'The world needs to wake up': Toronto's Syrian community calls for action on 6th day of deadly bombing
The GTA's Syrian community and its advocates are coming together to call for action to stop a siege on Syria's district of eastern Ghouta, an area on the edge of Damascus that has reportedly seen over 400 deaths in less than a week.
"The people of Ghouta right now have no hope in life. They are looking to the world, and they know the world has a blind eye on them," said Sam Jisri, the executive director at Syrian Active Volunteers in Mississauga.
For years 400,000 people have been under siege in eastern Ghouta, but on Sunday the government's bombardment ramped up sharply, causing hundreds of civilian casualties.
The number of citizens killed in six days of bombing has reached 471, including 114 children and 64 women, according to the Syrian Observatory for Human Rights war monitor, with more than 2,330 wounded from the assault by Syria's military and its allies.
And Jisri, a Syrian immigrant who came to Canada with his mother when he was three, is determined to rouse Canadians to care yet again about a cause he fears his adopted country may be ignoring.
"It is like they're watching TV and after they're watching so much episodes they get bored and they flip the channel," he told CBC Toronto on Friday afternoon, in between speaking at a news conference and attending a vigil at Yonge-Dundas Square.
The UN Security Council was scheduled to vote Friday on a resolution calling for a 30-day truce in the war, but it was rescheduled to Saturday.
"Some of the families are underground, digging holes, sitting in shelters," Jisri said.
"Hundreds of families gathering together underneath an old building beneath the basement," he said, his voice full of emotion. "The vulnerable one is the one who is stuck behind."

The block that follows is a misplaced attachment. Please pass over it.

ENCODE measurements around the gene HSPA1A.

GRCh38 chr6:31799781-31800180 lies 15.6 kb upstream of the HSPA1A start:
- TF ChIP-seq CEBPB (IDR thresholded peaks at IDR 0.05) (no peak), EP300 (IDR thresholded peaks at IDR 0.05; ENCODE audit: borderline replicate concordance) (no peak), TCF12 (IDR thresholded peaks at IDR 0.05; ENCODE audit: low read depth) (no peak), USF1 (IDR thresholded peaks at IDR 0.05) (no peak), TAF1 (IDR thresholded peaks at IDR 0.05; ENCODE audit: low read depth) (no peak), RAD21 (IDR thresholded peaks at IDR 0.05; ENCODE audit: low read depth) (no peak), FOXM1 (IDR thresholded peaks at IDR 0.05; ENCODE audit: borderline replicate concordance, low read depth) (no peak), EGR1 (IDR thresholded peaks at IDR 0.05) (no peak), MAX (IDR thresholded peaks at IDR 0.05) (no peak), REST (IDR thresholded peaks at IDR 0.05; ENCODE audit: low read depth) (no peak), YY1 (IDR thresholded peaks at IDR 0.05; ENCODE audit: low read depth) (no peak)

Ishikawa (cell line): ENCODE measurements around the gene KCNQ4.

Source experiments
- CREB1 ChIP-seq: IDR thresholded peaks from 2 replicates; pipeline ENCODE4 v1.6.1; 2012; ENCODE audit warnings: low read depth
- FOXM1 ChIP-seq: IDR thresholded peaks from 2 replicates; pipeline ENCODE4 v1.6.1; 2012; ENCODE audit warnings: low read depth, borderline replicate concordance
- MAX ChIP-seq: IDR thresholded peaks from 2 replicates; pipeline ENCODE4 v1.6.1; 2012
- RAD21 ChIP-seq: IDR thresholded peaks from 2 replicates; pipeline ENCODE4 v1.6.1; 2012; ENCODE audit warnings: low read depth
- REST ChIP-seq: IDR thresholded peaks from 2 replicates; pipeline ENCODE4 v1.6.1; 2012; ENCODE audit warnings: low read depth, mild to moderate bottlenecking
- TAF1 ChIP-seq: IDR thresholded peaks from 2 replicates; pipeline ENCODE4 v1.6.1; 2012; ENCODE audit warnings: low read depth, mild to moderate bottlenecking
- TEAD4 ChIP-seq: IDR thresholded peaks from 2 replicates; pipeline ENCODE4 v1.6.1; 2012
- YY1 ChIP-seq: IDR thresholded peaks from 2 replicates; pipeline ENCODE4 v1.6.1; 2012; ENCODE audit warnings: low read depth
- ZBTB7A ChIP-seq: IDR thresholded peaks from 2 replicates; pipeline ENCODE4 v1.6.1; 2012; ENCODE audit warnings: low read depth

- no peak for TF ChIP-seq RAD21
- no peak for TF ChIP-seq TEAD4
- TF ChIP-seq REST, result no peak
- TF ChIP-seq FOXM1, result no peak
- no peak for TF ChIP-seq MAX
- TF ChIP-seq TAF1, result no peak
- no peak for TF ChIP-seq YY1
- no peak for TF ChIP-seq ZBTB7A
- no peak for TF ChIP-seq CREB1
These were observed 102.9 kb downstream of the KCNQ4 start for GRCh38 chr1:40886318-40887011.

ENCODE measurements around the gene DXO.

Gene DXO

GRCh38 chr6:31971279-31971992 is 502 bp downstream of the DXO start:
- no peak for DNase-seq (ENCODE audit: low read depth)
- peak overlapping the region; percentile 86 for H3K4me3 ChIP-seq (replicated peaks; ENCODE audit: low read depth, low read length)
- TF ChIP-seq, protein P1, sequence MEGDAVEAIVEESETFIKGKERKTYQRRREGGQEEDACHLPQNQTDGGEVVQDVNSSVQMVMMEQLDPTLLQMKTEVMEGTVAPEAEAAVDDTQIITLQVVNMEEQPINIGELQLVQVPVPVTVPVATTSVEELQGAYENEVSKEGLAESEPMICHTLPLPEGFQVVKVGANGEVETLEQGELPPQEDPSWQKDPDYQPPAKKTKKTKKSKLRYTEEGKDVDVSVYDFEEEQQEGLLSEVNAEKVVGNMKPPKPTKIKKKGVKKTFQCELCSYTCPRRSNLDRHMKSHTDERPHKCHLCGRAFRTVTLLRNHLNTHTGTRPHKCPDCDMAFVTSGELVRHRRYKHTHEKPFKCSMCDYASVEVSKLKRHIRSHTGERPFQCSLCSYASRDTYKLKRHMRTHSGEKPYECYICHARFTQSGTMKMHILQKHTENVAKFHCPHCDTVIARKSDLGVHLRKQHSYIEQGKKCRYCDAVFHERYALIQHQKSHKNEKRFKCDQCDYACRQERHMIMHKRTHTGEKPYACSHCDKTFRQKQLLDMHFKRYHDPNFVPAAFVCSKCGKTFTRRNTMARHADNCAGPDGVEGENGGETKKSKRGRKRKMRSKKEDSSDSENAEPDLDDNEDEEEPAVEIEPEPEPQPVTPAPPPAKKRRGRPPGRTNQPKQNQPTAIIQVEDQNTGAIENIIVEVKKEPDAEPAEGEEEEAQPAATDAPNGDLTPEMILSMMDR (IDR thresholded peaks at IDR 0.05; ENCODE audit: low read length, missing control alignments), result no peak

Waiting for a miracle
Jay Abdel's entire family is in the besieged region. They've been sitting in a tunnel for the last seven days with no water or food, he said after the news conference at the Syrian community centre in Mississauga on Friday. He said he watches from afar, and speaks to his mother and four brothers and sisters "when there's no planes, and when they have a chance."
"They're just sitting one next to the other, hoping a miracle will happen and take them out of there," he told CBC Toronto.
During the vigil Friday evening Joanna Kader held a sign with pictures of wounded Syrian children. It's crumpled and bent from use at countless numbers of vigils over the last seven years.
"This is pretty sad that I'm still holding the same banner and it's still relevant," she said.
Anas Al-Kassem, the co-founder of the humanitarian organization Union of Medical Care and Relief, is a trauma surgeon from Syria who spent time in Aleppo during the war, and he's been in touch with medical staff on the ground in eastern Ghouta.
His group says 23 medical facilities have been targeted in the most recent attacks. Doctors and nurses are living on one meal a day, he said.
'Canada can make a difference'
For Jisri, the death and destruction has become almost too much. When asked what steps his group is taking next, he gets quiet.
"We are considering doing nothing just like the rest of the world."
But then he pulls together and invokes Justin Trudeau's name, and pleads for the "beloved" prime minister to take action and call the UN into a meeting.
"Canada can make a difference. They can lead the world in this," he said, practically shouting.
"We need to wake up again, and the world needs to wake up."